Publication Citation

2 (1) IUSTITIA 56 (1974)


The life of a female professional athlete in many ways seems undesirable. Attitudinal pressures and societal demands coupled with the rigors of competitive sport make a female pro's life draining, if not oppressive. On the outside there may appear a gleam of happiness as a photographer catches a pro in action during her moment of glory. Magazine articles assume by inference that being "number one" is glamorous and highly desirable. It does mark a tremendous achievement in an athlete's life, but for a female athlete, "getting there" is almost a nightmare. No female professional is without some battle scars.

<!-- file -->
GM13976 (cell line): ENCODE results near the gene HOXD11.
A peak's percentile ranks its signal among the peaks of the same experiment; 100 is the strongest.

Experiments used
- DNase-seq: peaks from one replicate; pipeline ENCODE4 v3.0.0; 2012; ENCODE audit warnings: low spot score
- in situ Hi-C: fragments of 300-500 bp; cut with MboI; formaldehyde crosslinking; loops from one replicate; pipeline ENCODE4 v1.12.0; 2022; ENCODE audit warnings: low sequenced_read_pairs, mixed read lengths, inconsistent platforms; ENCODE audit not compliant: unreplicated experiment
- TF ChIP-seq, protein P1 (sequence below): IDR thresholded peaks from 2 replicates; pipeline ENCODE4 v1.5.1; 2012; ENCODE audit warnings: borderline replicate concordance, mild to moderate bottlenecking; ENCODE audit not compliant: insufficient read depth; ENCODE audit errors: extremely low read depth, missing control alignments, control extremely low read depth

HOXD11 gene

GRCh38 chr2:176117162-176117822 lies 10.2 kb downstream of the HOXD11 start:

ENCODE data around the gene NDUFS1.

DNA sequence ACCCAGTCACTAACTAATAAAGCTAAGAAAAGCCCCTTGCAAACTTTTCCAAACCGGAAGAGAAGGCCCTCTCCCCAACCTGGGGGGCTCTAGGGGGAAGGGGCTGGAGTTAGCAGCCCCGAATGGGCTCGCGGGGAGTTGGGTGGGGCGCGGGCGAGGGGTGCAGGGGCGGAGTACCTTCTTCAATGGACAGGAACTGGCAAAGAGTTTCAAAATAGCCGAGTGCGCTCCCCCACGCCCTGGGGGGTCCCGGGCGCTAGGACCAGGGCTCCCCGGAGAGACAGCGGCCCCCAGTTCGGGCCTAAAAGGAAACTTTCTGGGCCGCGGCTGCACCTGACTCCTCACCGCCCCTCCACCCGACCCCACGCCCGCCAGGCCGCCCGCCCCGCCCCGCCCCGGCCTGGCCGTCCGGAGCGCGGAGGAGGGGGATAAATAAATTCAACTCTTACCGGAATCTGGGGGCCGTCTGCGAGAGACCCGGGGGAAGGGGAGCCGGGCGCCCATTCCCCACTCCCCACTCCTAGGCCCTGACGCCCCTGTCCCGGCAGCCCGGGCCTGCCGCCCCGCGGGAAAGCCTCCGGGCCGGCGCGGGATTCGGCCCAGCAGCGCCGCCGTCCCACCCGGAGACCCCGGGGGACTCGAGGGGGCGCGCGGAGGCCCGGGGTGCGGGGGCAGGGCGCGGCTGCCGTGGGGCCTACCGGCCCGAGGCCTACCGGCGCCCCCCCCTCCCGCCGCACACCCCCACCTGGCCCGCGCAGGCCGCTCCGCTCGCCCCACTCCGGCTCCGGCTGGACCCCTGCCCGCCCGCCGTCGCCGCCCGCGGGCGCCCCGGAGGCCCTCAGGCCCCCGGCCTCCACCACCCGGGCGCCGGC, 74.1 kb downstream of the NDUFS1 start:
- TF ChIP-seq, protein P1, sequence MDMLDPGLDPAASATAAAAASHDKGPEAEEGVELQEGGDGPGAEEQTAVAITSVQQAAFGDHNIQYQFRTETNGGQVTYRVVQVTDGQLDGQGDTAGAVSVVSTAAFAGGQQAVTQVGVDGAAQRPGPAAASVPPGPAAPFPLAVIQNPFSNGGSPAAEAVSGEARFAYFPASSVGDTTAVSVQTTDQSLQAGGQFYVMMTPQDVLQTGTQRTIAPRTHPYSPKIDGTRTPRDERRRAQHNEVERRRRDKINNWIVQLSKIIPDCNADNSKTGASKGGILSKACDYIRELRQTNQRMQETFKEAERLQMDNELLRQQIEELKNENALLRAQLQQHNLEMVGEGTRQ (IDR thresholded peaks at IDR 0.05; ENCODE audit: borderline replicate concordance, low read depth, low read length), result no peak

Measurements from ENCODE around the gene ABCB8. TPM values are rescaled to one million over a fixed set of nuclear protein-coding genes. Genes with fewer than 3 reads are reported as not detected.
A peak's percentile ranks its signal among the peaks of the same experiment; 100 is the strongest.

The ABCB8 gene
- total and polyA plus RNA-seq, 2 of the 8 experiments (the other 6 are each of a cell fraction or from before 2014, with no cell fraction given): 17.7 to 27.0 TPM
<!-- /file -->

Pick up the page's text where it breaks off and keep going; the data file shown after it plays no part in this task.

Our society acclaims those who are "the best" in their field yet we still continue to treat female athletes a bit differently. She is, in a sense, a marginal person, never fully accepted by men or women. Hopefully, our society will come to the point when women will not only be given equal opportunity to participate in sport but will not be made to feel they are unfeminine, inferior or abnormal. Someday, perhaps, the chauvinist remarks about female athletes of one Sanche de Gramont will be a laughingstock. Women who indulge in sports will not be compared to longshoremen by the male establishment. All comparisons will be gone.